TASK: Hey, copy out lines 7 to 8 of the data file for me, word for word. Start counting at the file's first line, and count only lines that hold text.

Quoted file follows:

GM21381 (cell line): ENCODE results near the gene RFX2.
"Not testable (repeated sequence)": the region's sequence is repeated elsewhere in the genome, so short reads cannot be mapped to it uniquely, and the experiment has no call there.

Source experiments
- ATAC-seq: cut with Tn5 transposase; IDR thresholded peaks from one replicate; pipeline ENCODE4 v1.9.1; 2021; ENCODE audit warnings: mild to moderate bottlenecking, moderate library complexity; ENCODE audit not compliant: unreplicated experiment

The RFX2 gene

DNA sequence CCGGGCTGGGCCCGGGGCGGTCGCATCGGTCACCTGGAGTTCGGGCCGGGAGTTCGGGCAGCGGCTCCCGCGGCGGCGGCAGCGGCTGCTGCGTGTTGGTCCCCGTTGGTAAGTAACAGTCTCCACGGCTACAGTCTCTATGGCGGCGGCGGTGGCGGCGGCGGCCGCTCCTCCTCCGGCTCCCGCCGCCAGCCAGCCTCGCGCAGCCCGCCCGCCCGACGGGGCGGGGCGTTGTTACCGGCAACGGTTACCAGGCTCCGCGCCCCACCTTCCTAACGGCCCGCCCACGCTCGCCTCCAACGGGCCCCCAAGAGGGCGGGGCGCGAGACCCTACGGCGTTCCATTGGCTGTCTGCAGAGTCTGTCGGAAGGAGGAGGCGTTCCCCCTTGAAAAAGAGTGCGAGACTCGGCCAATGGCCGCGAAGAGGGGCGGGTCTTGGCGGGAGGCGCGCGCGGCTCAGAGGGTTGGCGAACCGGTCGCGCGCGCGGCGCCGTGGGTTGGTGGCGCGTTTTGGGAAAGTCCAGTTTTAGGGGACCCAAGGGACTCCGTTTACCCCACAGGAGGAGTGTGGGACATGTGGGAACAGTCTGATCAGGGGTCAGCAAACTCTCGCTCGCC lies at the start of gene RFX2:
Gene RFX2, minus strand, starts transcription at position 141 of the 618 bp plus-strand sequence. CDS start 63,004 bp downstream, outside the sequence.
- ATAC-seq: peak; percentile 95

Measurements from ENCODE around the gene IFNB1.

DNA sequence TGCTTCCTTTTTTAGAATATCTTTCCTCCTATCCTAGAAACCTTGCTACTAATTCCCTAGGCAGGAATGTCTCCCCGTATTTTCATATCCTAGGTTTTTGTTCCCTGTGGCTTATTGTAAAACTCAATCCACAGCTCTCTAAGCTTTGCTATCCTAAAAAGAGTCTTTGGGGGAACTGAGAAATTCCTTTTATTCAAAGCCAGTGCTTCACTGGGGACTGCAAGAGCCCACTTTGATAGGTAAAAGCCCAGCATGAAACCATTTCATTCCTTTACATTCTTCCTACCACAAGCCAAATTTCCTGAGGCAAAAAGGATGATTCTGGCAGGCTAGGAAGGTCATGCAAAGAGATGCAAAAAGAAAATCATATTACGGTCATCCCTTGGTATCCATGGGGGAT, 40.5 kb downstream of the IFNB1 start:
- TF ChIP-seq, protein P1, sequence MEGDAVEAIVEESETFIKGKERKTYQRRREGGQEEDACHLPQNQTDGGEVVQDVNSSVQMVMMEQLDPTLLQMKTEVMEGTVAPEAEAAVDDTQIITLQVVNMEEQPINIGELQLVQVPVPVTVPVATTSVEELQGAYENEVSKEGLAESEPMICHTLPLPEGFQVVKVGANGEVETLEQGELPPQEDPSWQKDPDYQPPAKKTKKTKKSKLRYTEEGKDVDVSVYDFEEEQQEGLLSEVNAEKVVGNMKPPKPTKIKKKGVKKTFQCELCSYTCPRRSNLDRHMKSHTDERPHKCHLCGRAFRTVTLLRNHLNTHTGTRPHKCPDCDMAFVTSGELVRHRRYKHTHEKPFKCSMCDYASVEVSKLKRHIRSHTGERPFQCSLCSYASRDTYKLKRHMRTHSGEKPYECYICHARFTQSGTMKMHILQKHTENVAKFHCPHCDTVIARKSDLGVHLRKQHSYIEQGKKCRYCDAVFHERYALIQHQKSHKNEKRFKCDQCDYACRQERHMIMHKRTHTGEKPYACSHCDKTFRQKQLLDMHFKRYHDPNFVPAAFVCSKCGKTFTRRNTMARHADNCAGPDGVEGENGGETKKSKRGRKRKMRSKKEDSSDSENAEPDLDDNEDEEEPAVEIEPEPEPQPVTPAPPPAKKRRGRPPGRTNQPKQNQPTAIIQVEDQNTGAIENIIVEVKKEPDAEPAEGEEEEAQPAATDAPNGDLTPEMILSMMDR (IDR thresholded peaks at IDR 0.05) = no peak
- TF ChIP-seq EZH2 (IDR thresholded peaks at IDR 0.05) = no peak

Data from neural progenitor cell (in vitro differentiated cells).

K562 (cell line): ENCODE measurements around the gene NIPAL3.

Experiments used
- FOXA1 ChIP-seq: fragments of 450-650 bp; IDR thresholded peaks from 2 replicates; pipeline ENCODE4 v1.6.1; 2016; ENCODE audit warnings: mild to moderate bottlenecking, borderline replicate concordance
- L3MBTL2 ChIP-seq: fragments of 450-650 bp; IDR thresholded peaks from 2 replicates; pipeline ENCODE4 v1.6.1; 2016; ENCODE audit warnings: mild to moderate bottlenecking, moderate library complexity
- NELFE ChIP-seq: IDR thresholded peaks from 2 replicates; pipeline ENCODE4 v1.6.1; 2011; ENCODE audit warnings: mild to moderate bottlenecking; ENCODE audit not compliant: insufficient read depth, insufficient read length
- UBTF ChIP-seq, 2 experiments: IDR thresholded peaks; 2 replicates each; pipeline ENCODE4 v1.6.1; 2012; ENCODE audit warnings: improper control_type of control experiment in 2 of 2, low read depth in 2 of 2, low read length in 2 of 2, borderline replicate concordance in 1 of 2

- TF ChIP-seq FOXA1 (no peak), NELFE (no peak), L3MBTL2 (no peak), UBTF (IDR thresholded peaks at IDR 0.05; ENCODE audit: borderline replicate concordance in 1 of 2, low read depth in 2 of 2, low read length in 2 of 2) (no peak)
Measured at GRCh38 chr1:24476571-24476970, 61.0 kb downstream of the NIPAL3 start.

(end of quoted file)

Gene RFX2, minus strand, starts transcription at position 141 of the 618 bp plus-strand sequence. CDS start 63,004 bp downstream, outside the sequence.
- ATAC-seq: peak; percentile 95